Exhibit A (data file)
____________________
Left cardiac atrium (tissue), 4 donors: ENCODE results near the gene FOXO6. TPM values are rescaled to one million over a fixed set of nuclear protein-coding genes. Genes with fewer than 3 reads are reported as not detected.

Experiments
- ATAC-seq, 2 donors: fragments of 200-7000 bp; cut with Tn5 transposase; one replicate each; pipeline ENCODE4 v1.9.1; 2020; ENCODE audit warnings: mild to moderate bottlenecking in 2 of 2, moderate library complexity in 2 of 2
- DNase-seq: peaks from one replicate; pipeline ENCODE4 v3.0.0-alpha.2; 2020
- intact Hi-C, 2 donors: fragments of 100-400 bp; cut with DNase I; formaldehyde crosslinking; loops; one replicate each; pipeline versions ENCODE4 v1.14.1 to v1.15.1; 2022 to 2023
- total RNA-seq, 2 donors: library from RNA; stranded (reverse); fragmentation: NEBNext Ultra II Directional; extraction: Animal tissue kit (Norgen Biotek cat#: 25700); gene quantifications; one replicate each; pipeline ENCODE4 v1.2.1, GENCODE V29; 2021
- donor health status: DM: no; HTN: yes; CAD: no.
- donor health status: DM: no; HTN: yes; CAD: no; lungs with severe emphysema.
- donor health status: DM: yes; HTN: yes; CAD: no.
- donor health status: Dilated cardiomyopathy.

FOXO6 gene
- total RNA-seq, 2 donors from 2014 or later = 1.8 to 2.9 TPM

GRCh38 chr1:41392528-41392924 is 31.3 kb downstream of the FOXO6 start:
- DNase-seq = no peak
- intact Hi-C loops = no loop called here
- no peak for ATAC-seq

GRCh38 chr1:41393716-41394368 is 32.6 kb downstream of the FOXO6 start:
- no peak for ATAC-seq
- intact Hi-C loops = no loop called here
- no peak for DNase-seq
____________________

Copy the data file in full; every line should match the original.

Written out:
Left cardiac atrium (tissue), 4 donors: ENCODE results near the gene FOXO6. TPM values are rescaled to one million over a fixed set of nuclear protein-coding genes. Genes with fewer than 3 reads are reported as not detected.

Experiments
- ATAC-seq, 2 donors: fragments of 200-7000 bp; cut with Tn5 transposase; one replicate each; pipeline ENCODE4 v1.9.1; 2020; ENCODE audit warnings: mild to moderate bottlenecking in 2 of 2, moderate library complexity in 2 of 2
- DNase-seq: peaks from one replicate; pipeline ENCODE4 v3.0.0-alpha.2; 2020
- intact Hi-C, 2 donors: fragments of 100-400 bp; cut with DNase I; formaldehyde crosslinking; loops; one replicate each; pipeline versions ENCODE4 v1.14.1 to v1.15.1; 2022 to 2023
- total RNA-seq, 2 donors: library from RNA; stranded (reverse); fragmentation: NEBNext Ultra II Directional; extraction: Animal tissue kit (Norgen Biotek cat#: 25700); gene quantifications; one replicate each; pipeline ENCODE4 v1.2.1, GENCODE V29; 2021
- donor health status: DM: no; HTN: yes; CAD: no.
- donor health status: DM: no; HTN: yes; CAD: no; lungs with severe emphysema.
- donor health status: DM: yes; HTN: yes; CAD: no.
- donor health status: Dilated cardiomyopathy.

FOXO6 gene
- total RNA-seq, 2 donors from 2014 or later = 1.8 to 2.9 TPM

GRCh38 chr1:41392528-41392924 is 31.3 kb downstream of the FOXO6 start:
- DNase-seq = no peak
- intact Hi-C loops = no loop called here
- no peak for ATAC-seq

GRCh38 chr1:41393716-41394368 is 32.6 kb downstream of the FOXO6 start:
- no peak for ATAC-seq
- intact Hi-C loops = no loop called here
- no peak for DNase-seq